The film gets ever so close to an explicit sex scene that intercuts passionate embraces with furious scribbling of names and explicit, violent deaths. The fact that Light largely despised Misa in the source material adds insult to injury. Each loving look and soft moan of “what about this guy?” during the obligatory hot and heavy scenes feel like a repulsive shot to the gut.
Lakeith Stanfield is perhaps the only on-screen presence treating the material seriously. And yet, the methodical and child-like L here turns into an emotionally unstable action hero by the last 20 minutes. Scenes in which the camera panic zooms into the face of Nat Wolff, now canonised as a serial over-actor, and Stanfield, screaming, laughing, and arguing, seem to be an attempt to fondly recreate the heightened, confrontational style of anime. However, they are acted and shot so limply I couldn’t help but think one of my favourite aspects of Asian media was being made fun of. Fans of the anime will be thrilled to learn that Watari, personal assistant to L and least interesting character in the series, is the only character who remains Japanese. Given an unnecessary set piece in the third act stretches the rules of the film’s universe to breaking point, one wonders whether Watari’s extended role is intended as recompense for Wingard’s cultural ignorance.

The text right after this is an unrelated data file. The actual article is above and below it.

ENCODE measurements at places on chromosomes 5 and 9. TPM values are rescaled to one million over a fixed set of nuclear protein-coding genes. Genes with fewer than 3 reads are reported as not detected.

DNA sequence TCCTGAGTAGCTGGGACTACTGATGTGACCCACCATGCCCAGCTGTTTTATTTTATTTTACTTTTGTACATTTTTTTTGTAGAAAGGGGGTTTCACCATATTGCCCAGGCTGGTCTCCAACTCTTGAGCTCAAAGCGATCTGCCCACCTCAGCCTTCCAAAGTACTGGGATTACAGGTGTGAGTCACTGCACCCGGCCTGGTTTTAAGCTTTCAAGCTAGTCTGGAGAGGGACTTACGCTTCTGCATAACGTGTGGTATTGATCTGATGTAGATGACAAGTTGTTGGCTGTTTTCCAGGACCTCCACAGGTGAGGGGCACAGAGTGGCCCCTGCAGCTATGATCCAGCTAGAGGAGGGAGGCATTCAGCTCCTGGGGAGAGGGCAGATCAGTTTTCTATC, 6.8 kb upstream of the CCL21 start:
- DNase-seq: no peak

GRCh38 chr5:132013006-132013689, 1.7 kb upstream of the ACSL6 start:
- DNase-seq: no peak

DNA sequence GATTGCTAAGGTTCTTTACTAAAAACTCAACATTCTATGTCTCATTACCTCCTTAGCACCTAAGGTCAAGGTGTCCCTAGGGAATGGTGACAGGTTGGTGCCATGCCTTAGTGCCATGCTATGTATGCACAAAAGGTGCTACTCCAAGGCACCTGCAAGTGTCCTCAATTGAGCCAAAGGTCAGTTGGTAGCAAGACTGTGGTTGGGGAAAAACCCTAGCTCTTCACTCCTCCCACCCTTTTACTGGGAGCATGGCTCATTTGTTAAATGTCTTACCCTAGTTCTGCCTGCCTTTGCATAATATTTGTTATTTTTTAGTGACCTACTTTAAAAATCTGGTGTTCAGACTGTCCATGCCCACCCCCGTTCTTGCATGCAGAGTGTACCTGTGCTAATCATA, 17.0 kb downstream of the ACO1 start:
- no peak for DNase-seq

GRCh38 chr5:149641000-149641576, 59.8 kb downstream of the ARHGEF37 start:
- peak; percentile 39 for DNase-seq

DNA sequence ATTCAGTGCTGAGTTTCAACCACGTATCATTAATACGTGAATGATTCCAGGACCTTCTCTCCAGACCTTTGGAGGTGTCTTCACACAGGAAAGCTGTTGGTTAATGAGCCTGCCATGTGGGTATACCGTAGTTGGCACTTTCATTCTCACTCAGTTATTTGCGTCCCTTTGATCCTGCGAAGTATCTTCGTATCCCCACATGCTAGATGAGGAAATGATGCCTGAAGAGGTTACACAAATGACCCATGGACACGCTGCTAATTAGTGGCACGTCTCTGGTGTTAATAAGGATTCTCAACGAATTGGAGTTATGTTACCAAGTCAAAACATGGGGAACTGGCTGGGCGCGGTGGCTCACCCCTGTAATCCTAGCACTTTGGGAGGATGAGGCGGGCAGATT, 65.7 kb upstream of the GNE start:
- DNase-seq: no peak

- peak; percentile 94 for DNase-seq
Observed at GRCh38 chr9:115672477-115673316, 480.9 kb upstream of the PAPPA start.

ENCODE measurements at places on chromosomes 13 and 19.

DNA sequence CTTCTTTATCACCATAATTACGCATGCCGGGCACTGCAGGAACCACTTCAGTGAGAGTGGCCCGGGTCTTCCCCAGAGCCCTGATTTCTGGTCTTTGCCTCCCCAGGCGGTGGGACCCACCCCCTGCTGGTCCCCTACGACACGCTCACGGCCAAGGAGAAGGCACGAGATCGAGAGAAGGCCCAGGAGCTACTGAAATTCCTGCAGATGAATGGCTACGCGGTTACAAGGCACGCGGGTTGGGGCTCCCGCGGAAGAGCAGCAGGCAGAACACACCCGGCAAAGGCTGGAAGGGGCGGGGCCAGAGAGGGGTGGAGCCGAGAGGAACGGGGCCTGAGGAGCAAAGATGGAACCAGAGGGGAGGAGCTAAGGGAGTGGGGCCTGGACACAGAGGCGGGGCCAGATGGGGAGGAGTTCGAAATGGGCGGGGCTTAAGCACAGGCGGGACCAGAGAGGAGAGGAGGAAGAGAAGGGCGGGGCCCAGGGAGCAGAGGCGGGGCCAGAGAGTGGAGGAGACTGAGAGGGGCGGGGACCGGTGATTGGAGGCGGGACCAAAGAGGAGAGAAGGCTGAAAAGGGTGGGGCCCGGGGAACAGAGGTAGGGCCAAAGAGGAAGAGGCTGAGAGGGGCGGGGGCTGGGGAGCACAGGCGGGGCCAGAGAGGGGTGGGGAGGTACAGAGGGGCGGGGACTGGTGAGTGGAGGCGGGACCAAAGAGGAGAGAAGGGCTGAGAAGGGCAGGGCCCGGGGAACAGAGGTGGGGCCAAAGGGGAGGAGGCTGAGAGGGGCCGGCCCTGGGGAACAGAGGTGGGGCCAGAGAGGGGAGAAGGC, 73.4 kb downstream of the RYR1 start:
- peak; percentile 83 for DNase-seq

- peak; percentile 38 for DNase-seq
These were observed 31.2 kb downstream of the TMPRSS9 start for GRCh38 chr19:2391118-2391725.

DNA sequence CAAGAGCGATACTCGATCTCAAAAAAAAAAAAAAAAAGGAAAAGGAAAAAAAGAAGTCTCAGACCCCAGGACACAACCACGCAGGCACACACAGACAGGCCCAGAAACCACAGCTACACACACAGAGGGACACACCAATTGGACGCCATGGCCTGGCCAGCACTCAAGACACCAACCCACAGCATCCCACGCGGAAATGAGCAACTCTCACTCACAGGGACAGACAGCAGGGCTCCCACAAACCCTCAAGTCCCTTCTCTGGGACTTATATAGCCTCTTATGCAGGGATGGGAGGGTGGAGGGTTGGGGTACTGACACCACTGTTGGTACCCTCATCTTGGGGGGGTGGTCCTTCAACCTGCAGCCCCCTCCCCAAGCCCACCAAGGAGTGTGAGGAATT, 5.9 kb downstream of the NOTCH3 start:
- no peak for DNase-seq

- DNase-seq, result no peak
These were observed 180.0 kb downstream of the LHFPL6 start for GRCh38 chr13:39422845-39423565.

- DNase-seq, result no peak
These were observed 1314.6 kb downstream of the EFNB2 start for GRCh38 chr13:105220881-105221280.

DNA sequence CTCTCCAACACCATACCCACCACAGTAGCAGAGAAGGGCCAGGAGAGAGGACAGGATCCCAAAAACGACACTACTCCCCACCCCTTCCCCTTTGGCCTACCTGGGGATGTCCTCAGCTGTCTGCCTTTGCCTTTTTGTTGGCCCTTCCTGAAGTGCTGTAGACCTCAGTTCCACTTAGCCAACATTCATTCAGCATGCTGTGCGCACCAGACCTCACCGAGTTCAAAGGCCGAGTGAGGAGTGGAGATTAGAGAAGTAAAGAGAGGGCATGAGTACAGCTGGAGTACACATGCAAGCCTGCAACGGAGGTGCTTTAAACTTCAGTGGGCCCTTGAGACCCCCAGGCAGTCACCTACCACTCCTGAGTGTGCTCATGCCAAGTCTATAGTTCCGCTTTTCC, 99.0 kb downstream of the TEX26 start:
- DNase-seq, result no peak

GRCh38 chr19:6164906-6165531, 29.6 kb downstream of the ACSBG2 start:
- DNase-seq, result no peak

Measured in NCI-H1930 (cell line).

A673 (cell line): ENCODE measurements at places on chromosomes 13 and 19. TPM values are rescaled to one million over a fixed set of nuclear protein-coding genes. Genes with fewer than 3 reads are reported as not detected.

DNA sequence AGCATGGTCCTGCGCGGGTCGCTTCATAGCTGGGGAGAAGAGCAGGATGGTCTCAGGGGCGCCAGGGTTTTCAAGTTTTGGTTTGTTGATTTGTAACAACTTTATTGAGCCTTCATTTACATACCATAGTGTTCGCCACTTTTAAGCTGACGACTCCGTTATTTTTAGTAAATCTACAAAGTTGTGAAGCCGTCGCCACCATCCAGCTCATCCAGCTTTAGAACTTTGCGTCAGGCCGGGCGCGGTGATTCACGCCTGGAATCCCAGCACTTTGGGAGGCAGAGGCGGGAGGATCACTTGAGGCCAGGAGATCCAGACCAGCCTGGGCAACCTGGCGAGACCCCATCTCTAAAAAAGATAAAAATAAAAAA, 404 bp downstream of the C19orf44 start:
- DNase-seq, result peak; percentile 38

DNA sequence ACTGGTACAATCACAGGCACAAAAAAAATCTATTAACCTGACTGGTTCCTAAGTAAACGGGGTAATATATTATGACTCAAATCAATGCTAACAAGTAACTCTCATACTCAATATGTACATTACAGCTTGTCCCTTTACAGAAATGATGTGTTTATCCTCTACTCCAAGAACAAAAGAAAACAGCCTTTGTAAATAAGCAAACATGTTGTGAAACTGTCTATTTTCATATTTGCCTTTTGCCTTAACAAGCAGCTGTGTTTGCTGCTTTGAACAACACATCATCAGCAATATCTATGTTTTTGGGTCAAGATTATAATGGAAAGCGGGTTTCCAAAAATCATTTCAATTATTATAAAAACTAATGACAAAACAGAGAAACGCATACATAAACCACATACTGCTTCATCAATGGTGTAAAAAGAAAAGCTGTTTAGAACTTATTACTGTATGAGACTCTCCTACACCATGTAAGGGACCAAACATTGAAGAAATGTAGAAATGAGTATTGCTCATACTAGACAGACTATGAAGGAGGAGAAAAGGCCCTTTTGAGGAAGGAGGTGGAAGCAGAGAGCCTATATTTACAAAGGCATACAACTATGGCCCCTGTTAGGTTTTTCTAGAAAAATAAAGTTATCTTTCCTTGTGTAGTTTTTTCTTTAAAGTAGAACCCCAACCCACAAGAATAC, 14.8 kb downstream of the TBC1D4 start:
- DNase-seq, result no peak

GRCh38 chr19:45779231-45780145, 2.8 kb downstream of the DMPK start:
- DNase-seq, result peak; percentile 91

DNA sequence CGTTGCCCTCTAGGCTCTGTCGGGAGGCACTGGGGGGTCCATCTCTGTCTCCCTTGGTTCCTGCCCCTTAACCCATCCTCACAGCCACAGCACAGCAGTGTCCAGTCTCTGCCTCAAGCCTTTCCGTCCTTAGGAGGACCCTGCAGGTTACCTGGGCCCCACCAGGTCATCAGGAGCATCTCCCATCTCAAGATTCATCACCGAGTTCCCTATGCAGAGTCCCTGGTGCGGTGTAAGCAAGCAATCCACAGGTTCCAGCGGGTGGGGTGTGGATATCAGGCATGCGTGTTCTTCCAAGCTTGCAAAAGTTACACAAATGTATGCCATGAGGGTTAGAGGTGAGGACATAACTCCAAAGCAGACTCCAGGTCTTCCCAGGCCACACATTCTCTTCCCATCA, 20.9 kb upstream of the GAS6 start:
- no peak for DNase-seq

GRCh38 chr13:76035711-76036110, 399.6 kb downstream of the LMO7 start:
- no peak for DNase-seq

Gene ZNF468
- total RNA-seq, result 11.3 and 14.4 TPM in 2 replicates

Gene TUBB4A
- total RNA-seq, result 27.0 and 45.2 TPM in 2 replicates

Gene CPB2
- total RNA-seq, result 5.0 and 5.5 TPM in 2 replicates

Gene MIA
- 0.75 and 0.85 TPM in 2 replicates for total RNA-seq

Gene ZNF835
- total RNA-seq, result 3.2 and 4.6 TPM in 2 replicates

Death Note says a lot about American cinema’s reckless abandon when it comes to adaptation. We can only hope that it serves as a warning to Hollywood to be more selective. US remakes of films such as Seven Samurai (The Magnificent Seven) and Godzilla work, or, at least, come and go without ruffling the feathers of those quick to label them as whitewashing, because their roots do not lie solely in Japanese culture.
Kurosawa’s samurai films, when not adaptations of Shakespeare’s tragedies, were, at heart, a response to the American Western. Godzilla and the subsequent kaiju mythos were bred from the devastation of the Hiroshima and Nagasaki nuclear attacks, yet owe a debt to early American monster movies King Kong and The Lost World. Westernised adaptations, though not always good, never feel jarring or culturally insensitive in the same way Death Note did. To remove it from its Japanese setting is to remove what made the original series so pertinent.
Death Note does not go out of its way to offend, but it’s a film longing for a higher budget — the CG creature Ryuk spends most of his time out of focus, obscuring its ropey effects — and a director and cast who understand what made the original so rich. An adaptation, at the very least, should entice new viewers into giving the original source material a go. Instead, Death Note simply lends more ammunition to those convinced that anime is melodramatic, confusing schlock.
I pray that Wingard’s attempt to Westernise such a cultural phenomenon falls into obscurity. A nice little experiment, but ultimately a failure. A warning to any filmmaker or studio wishing to rip a precious property from its cultural breeding ground.
This is not Death Note. This is Netflix presents Adam Wingard’s Death Note (2017). This is a plea to Western cinema: never do this again.